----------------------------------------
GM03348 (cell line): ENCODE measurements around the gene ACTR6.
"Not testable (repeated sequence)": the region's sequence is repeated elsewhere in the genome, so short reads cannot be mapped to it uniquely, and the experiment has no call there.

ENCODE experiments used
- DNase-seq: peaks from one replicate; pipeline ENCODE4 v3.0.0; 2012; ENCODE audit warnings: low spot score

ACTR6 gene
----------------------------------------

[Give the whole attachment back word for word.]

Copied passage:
GM03348 (cell line): ENCODE measurements around the gene ACTR6.
"Not testable (repeated sequence)": the region's sequence is repeated elsewhere in the genome, so short reads cannot be mapped to it uniquely, and the experiment has no call there.

ENCODE experiments used
- DNase-seq: peaks from one replicate; pipeline ENCODE4 v3.0.0; 2012; ENCODE audit warnings: low spot score

ACTR6 gene